Neighbours as keepers: Informal volunteering in Ghanaian society

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University of Ghana


The article discusses who is volunteering and what they are doing at the household level in Ghana. By all indications traditions of informal volunteerism continue to survive throughout the country, though this mode of volunteering has been overlooked by researchers. This is partly because Western conceptions of organized volunteerism do not capture adequately the dynamics of informal volunteering. The article is based on data drawn from the baseline of a panel household survey on living conditions in Ghana, conducted in 2010 on 5009 households. Descriptive statistics confirm that about 30% of the sample of 18,889 household members who were interviewed often volunteered to help others. Volunteering rates are higher among better educated and working men and women. But nearly all of them practice what is described as informal affinity-based volunteering, rather than unobligated civic volunteering. Given that Western research and publication on volunteering offers little insight into the persistence of informal volunteering outside industrialized societies, the study on Ghana brings vital contributions to knowledge in this field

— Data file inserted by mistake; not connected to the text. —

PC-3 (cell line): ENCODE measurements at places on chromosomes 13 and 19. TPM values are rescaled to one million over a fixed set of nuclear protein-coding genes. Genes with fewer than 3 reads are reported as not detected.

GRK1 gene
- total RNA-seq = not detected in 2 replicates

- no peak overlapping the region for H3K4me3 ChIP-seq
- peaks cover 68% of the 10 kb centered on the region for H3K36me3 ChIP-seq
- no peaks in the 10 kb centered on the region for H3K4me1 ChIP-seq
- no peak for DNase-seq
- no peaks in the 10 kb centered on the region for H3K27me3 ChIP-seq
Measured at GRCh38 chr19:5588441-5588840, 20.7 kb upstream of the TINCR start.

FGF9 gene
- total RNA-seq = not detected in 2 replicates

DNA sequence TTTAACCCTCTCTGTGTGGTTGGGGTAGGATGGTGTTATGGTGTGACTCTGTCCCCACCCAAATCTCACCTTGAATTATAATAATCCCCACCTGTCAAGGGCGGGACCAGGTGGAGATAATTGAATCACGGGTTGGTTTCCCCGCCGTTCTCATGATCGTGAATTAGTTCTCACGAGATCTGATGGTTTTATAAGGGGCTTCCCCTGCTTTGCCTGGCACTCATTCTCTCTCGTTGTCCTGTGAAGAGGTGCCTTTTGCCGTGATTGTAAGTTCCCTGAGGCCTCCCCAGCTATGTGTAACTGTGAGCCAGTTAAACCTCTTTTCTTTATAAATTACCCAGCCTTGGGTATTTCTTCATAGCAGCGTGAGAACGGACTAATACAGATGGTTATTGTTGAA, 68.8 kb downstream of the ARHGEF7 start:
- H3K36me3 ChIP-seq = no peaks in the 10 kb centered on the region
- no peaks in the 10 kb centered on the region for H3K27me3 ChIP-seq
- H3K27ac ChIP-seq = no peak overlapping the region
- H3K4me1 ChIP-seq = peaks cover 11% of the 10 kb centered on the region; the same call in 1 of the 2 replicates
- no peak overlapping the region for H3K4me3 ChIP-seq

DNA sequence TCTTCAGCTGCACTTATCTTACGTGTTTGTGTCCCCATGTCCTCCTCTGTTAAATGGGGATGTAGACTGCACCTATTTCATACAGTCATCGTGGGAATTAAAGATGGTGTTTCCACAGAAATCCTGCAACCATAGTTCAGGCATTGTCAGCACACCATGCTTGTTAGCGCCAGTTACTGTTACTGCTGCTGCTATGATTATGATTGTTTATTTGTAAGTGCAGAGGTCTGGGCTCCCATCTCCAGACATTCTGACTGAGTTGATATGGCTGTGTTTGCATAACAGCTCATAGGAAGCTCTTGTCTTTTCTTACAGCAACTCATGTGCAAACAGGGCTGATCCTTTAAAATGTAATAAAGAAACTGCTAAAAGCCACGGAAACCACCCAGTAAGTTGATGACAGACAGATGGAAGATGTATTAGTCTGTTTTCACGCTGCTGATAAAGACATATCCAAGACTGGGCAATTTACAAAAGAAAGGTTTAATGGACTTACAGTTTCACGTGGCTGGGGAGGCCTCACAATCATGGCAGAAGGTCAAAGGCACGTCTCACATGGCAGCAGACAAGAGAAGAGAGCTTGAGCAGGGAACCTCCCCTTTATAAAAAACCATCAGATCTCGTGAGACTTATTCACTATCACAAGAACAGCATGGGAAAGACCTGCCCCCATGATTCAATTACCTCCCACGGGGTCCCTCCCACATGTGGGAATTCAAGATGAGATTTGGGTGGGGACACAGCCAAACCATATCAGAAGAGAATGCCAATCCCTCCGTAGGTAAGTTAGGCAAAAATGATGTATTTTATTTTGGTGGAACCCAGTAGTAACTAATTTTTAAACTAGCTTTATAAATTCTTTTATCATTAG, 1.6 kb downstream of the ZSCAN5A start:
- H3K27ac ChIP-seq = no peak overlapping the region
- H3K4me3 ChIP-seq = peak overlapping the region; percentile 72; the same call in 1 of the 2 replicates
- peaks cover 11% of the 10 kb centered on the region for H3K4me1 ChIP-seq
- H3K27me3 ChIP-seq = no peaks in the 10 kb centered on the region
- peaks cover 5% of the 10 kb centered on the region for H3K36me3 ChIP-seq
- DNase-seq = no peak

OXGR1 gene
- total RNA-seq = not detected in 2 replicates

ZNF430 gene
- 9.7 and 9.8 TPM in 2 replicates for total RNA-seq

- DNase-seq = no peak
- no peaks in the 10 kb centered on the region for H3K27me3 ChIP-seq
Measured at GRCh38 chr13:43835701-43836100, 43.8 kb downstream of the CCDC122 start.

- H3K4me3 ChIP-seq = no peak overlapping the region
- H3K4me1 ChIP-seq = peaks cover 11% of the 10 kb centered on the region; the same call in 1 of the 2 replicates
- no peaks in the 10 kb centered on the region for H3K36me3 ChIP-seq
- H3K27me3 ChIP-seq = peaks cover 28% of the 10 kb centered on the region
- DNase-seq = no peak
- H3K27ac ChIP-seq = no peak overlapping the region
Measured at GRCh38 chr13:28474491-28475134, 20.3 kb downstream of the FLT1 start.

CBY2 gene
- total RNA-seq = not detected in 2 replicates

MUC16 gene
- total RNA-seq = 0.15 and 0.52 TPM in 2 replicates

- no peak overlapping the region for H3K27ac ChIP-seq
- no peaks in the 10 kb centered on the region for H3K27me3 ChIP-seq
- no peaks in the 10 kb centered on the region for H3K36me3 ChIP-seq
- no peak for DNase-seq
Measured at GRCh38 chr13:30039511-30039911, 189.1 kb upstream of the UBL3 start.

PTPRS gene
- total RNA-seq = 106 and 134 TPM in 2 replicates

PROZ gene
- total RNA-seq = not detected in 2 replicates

School of social sciences colloquium


household, researchers, Volunteering, Western research